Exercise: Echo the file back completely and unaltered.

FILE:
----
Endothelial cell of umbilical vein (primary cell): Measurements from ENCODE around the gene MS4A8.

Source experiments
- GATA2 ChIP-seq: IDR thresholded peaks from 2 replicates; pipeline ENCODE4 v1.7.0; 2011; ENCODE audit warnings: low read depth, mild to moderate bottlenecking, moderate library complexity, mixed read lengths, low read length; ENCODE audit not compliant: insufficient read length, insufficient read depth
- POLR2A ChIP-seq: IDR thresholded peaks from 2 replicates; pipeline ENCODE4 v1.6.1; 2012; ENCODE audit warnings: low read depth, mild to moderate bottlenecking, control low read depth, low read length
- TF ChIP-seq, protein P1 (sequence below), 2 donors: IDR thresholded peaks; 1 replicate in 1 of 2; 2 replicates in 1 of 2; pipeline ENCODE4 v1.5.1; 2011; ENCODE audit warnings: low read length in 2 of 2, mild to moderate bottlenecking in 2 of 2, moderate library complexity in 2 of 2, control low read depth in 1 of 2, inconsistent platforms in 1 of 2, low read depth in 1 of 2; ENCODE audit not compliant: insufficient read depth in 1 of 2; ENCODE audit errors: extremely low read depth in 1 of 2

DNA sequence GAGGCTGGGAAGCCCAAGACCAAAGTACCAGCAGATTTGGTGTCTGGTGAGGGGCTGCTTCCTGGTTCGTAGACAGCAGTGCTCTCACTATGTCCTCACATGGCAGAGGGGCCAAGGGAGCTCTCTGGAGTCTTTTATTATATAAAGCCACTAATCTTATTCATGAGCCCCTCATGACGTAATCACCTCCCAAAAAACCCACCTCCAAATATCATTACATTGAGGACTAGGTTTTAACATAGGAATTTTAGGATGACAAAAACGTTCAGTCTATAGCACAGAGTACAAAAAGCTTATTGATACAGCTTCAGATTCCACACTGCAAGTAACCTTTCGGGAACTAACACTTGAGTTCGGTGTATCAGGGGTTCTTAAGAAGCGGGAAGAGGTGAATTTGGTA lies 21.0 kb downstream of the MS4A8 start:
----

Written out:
Endothelial cell of umbilical vein (primary cell): Measurements from ENCODE around the gene MS4A8.

Source experiments
- GATA2 ChIP-seq: IDR thresholded peaks from 2 replicates; pipeline ENCODE4 v1.7.0; 2011; ENCODE audit warnings: low read depth, mild to moderate bottlenecking, moderate library complexity, mixed read lengths, low read length; ENCODE audit not compliant: insufficient read length, insufficient read depth
- POLR2A ChIP-seq: IDR thresholded peaks from 2 replicates; pipeline ENCODE4 v1.6.1; 2012; ENCODE audit warnings: low read depth, mild to moderate bottlenecking, control low read depth, low read length
- TF ChIP-seq, protein P1 (sequence below), 2 donors: IDR thresholded peaks; 1 replicate in 1 of 2; 2 replicates in 1 of 2; pipeline ENCODE4 v1.5.1; 2011; ENCODE audit warnings: low read length in 2 of 2, mild to moderate bottlenecking in 2 of 2, moderate library complexity in 2 of 2, control low read depth in 1 of 2, inconsistent platforms in 1 of 2, low read depth in 1 of 2; ENCODE audit not compliant: insufficient read depth in 1 of 2; ENCODE audit errors: extremely low read depth in 1 of 2

DNA sequence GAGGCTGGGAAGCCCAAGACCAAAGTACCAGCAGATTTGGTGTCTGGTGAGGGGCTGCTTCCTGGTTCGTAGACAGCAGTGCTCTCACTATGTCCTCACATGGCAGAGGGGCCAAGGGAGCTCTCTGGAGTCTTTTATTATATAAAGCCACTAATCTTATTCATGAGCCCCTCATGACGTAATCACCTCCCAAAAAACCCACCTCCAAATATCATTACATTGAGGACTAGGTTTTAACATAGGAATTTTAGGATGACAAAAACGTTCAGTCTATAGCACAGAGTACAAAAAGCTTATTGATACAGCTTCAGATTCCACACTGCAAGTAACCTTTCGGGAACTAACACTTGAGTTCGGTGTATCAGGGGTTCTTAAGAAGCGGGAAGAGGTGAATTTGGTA lies 21.0 kb downstream of the MS4A8 start: